In this episode of the Servant Leader’s Library podcast, host Nicholas Paulukow sits down with Mike Reynolds, the President and General Manager of the Lancaster Stormers.

Mike’s impressive career spans nearly two decades in the high-octane world of professional sports, from the WNBA to the NBA G League and now to the Atlantic League of professional baseball.

His unique insights into sports leadership and management are invaluable for anyone interested in the intersection of sports and servant leadership.

Tune in to gain valuable lessons from one of sports’ most seasoned and respected leaders.

Watch the episode above or listen over at Spotify. Make sure to subscribe so you don’t miss the next great servant leader’s story!

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Episode Transcript

Nicholas Paulukow
Welcome back to Servant Leader’s Library, where we crack open the pages of wisdom to explore the art of leading with humility and empathy. I’m your host, Nicholas Paulukow, your curator of all things leadership. And today we have a true titan in the realm of sports leadership gracing our shelves today.

None other than Michael Reynolds, the president and general manager of the indomitable, excellent winning Stormers. And with nearly two decades of navigating the high octane world of professional sports, Mike’s journey has taken him from the hardwood courts of the WNBA to the thundering arenas of the NBA G League, and now in the Supreme Atlantic League of professional baseball. So dear listeners, buckle up as we dive into the playbook of servant leadership with one of our industry’s most seasoned captains.

Mike, welcome to Servant Leadership Library podcast. Wow, what a heck of a career and congratulations. I mean, you know, the WNBA has been getting a lot of press these days.

You know, tell the listeners a little bit about yourself, kind of your journey through all of these great experiences. I’m impressed.

Mike Reynolds
Well, thank you. That was an incredible introduction and probably one of the best I’ve ever had. I think we’re done.

Yeah, you know, the WNBA is finally getting its due. I think it’s a long time overdue for them to start getting the recognition that they are currently getting. Obviously, you know, you look back to the NBA back in the 80s with Magic and Larry Bird and then Michael Jordan.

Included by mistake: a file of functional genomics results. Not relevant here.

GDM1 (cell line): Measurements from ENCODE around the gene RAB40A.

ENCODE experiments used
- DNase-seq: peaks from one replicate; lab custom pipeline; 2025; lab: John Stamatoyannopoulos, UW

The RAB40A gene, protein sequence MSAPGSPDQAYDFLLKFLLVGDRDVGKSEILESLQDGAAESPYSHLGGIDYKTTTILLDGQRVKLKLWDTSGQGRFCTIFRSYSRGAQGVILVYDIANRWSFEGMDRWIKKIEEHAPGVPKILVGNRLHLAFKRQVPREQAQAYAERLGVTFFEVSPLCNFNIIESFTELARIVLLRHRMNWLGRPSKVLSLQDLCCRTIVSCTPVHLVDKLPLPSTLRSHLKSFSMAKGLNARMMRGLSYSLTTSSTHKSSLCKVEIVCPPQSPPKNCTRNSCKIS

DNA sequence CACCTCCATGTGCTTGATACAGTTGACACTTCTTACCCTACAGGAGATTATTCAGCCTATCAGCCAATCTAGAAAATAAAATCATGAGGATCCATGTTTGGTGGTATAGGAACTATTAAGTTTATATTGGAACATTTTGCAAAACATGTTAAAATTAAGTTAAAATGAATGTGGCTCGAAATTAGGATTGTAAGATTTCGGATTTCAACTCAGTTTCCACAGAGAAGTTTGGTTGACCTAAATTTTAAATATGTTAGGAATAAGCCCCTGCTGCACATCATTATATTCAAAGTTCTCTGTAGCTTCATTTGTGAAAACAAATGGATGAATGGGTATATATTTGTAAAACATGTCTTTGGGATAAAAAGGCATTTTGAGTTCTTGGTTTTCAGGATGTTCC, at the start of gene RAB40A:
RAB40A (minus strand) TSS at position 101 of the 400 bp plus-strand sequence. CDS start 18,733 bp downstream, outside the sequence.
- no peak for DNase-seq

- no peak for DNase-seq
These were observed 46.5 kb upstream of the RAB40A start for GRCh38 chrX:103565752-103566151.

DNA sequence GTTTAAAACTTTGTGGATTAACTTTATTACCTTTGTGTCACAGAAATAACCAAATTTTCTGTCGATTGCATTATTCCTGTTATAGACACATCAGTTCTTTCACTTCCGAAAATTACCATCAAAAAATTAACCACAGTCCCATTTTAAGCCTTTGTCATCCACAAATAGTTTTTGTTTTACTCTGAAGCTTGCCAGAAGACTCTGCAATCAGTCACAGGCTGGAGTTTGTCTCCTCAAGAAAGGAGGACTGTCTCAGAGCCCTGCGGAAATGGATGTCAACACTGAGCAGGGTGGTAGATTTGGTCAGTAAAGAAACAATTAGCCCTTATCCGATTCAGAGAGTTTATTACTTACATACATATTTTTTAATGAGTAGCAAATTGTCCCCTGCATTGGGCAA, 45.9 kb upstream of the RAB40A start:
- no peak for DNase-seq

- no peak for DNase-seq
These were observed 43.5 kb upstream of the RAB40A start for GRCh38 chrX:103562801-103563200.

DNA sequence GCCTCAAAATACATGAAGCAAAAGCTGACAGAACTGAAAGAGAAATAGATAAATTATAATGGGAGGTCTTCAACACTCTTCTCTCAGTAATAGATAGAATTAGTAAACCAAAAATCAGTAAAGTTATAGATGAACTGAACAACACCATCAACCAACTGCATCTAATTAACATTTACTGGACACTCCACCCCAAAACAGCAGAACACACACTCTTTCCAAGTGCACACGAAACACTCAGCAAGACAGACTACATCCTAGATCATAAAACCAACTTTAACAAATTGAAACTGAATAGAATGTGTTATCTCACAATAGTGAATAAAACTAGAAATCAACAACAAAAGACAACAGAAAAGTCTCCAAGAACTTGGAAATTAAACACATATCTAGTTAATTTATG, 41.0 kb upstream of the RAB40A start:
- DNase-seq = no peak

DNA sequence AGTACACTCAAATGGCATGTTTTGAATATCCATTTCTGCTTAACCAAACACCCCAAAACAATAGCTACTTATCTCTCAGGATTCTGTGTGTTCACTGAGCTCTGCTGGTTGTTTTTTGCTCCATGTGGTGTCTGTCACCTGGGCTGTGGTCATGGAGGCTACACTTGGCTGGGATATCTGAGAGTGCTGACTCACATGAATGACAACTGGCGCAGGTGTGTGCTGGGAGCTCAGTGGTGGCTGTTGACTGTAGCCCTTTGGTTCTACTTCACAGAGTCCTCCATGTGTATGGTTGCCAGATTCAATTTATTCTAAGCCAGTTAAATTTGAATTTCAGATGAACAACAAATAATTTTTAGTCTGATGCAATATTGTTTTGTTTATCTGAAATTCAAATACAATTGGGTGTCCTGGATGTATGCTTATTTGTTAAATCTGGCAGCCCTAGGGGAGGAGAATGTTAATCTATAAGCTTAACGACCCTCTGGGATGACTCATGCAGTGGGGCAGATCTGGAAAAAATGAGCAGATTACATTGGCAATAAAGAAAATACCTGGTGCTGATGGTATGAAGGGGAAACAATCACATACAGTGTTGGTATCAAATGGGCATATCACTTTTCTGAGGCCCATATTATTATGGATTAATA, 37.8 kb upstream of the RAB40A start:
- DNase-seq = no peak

That’s really when that league started to take off and hopefully now with, you know, Peyton Clark, Angel Reese, and these current WNBA stars, they start to get the due that they deserve. It’s incredible. I was fortunate.

I did an internship at Mohegan Sun Arena in Connecticut. Yes, and it was actually my first day on the job. It was, as an intern, it was a pretty cool experience.

They had just opened the 10,000-seat venue and Cher just did her, well, she was doing one of her farewell tours to a sold-out crowd. One of many. One of many.

So that was my first day on the job. So they had that 10,000-seat arena. Then they had what was called the Wolf Den, which was a stage that was in the middle of the gaming floor.

And that night, it was the Blues Brothers. And then at one point, Steven Tyler went on stage and sang with them and Bill Clinton went on stage and played the sax with them. So I went from the Cher concert to that.

And then I can’t remember who was accurate of Belushi. I should look this up because I tell a story often. But they were in the cabaret.

One of their wives threw them a surprise 50th birthday party. And in that room were, it was NSYNC, it was John Cusack, it was the Blues Brothers. I mean, Chevy Chase and was Ricky Lake?

Is that the daytime host? A bunch of celebrities. And I’m thinking, obviously, this is my first night on the job as an intern.

I was like, oh, sports and entertainment’s pretty cool. Anyway, so I did my internship with that, with that sports and entertainment department. I was fortunate enough where, that was the summer before my senior year.

Going into the school year, they asked me to stand as a part-time employee after my internship. And that entailed the arena or the casino was about an hour from school. I would go up there twice a week.

And I worked on the riders. So when they had concerts, I had to prepare the room, hospitality, whether it be beverages, the food, communication between the staff. It was a really cool part-time job during my senior year.

And then I’m talking about just working hard and be at the right place at the right time. The tribe, the tribal authority that owned the casino purchased a WNBA team. They purchased the Orlando Miracle.

Yeah, so they purchased the Miracle from the Orlando Magic. And they brought them up to Connecticut and are now the Connecticut Sun, who just hosted the Indiana Fever for the first game ever of Clayton Clark in the WNBA. So they offered me a job as a sales rep.

I accepted and now I’ve been in the sports career for now almost 20 years, I guess, yeah.

Nicholas Paulukow
Wow, that is crazy. And so, I mean, that definitely, was that part of your plan? I mean, were you into sports and this is what you wanted to really get into?

Or it kind of has been the experience that has drawn you in?

Mike Reynolds
It was the experience. I mean, I grew up loving sports. I mean, that was when ESPN started and I played a ton of sports, follow a lot of sports.

In college, I wasn’t the, I’m sorry, in high school, I wasn’t the best student, but I really started getting focused on my education when we had a college prep and business classes in high school. So I really love those. I love those business classes.